Catheter Ablation Versus Drug Therapy: The Atrial Fibrillation Showdown - European Medical Journal

Catheter Ablation Versus Drug Therapy: The Atrial Fibrillation Showdown

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EVIDENCE that catheter ablation is superior to drug therapy for reducing atrial fibrillation (AF) has been newly presented. A recent trial investigating the long-term effects of the two AF treatments showed that more patients who received catheter ablation were free from AF after 5 years than those receiving drug therapy. Despite these results, the researchers noted that use of the treatments will still need to be decided on a case-by-case basis.

AF, a heart condition that causes an irregular and often abnormally fast heart rate, is the most common heart rhythm problem that requires medical treatment. It is more prevalent with higher age, and affects about 7 in 100 people over the age of 65 in the UK. Being associated with increased risk of stroke and disability, the condition reduces both the performance of the heart and general quality of life.

Heart rhythm specialists conducted the 5-year trial MANTRA-PAF (Medical ANtiarrhythmic Treatment or Radiofrequency Ablation in Paroxysmal Atrial Fibrillation) to assess whether antiarrhythmic drug therapy should be used for initial treatment of symptomatic AF (as is most often the case currently) followed by catheter ablation if drug therapy fails, or whether catheter ablation should be used as first-line treatment.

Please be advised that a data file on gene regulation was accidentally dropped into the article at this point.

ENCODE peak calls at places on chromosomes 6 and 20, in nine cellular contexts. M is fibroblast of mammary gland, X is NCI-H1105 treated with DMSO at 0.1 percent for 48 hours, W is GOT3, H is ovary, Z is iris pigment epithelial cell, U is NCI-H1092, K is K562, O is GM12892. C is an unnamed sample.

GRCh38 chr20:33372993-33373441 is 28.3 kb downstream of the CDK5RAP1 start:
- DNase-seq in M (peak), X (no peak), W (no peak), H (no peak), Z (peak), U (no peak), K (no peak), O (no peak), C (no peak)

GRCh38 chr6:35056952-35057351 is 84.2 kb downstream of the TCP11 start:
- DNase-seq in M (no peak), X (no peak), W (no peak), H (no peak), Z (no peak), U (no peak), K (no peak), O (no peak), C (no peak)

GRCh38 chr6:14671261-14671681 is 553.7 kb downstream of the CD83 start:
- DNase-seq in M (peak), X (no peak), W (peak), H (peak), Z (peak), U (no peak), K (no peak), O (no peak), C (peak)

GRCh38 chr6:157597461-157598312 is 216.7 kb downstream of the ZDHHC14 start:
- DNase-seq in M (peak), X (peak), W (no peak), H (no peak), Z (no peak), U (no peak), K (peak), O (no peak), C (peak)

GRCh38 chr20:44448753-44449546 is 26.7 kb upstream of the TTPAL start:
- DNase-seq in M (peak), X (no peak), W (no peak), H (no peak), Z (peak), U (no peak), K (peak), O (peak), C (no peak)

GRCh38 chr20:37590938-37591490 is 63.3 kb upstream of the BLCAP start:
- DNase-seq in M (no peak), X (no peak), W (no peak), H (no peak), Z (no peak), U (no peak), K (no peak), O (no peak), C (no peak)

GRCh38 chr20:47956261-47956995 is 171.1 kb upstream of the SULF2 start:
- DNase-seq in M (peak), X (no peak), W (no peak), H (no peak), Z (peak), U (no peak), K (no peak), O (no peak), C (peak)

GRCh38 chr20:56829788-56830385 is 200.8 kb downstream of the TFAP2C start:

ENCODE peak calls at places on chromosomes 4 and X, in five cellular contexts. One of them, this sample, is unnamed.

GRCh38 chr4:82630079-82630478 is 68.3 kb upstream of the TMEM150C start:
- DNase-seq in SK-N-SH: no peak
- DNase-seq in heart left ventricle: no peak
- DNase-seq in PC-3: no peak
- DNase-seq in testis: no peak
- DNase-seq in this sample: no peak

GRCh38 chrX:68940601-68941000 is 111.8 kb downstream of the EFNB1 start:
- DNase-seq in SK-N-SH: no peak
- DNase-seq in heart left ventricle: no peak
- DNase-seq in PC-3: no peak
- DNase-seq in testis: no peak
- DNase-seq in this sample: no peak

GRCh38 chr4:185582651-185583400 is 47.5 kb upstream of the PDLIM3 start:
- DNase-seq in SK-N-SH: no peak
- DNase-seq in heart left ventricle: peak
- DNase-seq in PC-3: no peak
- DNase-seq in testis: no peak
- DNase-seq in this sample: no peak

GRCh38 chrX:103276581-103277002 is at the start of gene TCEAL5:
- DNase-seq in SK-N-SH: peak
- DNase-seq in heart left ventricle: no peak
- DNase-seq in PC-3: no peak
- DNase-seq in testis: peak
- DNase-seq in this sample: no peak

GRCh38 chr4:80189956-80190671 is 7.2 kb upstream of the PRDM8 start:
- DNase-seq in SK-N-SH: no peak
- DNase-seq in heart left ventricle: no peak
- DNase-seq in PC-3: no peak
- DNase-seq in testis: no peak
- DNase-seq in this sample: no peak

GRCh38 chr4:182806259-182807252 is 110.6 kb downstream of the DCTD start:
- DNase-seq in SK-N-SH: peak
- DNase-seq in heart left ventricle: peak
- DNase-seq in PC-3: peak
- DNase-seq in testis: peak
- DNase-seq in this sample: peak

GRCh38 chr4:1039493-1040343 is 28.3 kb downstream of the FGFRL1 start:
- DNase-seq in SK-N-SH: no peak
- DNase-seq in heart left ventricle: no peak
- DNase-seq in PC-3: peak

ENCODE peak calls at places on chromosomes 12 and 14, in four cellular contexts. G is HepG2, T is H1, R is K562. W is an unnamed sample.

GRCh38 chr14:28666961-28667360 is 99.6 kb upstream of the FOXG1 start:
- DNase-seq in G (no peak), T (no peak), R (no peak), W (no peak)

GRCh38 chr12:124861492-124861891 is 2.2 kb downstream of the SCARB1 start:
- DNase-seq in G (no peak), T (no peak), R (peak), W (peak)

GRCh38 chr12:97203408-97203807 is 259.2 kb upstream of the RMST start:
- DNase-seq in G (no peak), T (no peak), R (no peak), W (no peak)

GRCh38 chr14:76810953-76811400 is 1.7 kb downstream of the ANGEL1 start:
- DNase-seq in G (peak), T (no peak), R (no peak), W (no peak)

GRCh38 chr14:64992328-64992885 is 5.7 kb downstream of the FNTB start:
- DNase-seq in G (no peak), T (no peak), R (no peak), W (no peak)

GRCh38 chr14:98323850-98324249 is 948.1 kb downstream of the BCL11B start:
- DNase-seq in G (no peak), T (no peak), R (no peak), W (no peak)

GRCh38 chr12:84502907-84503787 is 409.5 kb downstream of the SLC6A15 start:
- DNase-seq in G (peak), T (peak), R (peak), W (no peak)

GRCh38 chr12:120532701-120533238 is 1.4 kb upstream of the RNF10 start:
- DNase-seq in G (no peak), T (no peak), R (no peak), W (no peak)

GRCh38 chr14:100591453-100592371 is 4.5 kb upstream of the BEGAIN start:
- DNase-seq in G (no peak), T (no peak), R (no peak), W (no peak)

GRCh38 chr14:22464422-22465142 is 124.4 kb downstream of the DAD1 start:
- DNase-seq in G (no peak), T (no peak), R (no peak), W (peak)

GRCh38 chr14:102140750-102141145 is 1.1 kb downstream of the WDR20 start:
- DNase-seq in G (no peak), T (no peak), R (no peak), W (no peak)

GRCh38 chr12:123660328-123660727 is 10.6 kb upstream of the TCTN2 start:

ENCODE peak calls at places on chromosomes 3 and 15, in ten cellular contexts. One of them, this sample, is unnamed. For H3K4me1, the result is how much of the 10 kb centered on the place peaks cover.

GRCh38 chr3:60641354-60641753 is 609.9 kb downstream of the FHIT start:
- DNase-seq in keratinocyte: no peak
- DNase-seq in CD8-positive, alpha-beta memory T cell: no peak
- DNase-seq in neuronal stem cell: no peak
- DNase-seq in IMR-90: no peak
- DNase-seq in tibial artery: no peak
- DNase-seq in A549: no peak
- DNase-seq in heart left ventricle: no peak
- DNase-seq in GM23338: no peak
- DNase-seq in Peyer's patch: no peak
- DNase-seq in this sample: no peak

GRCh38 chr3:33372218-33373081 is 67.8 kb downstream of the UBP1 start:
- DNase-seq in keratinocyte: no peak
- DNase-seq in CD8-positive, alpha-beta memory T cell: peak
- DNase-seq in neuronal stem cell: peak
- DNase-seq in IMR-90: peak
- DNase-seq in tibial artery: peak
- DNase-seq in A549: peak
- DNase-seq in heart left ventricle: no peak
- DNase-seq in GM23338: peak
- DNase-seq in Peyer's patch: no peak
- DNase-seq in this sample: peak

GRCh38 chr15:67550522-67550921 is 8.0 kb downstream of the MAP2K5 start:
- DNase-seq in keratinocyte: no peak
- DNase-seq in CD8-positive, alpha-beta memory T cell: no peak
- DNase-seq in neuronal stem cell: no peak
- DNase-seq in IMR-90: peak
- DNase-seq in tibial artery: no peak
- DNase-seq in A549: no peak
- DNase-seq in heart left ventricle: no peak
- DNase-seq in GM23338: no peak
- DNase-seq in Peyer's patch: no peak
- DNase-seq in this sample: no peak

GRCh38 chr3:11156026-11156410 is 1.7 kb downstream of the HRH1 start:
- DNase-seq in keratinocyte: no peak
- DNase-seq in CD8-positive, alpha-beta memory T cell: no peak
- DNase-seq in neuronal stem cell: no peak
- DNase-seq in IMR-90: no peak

A total of 294 patients with highly symptomatic paroxysmal AF were randomised to receive either catheter ablation or antiarrhythmic drug therapy as first-line treatment. The 5-year follow-up (achieved in 83% of patients tested) of which 125 patients had been randomised to catheter ablation and 120 to antiarrhythmic drug therapy as first-line treatment showed that more patients in the catheter ablation group were free from any AF (126/146 versus 105/148, p=0.001) and symptomatic AF (137/146 versus 126/148, p=0.015) than those in the antiarrhythmic drug therapy group.

“At 5-year follow-up less atrial fibrillation was observed with catheter ablation as first-line treatment,” said principal investigator Prof Jens Cosedis Nielsen, Consultant Cardiologist, Aarhus University Hospital, Aarhus, Denmark. “The findings indicate that the first-line treatment with catheter ablation is superior to drug therapy for reducing AF.” Despite this, the researchers concluded that due to differing disease burdens and risks associated with the different treatment strategies, the choice of first-line treatment strategy must still be discussed with each individual patient.


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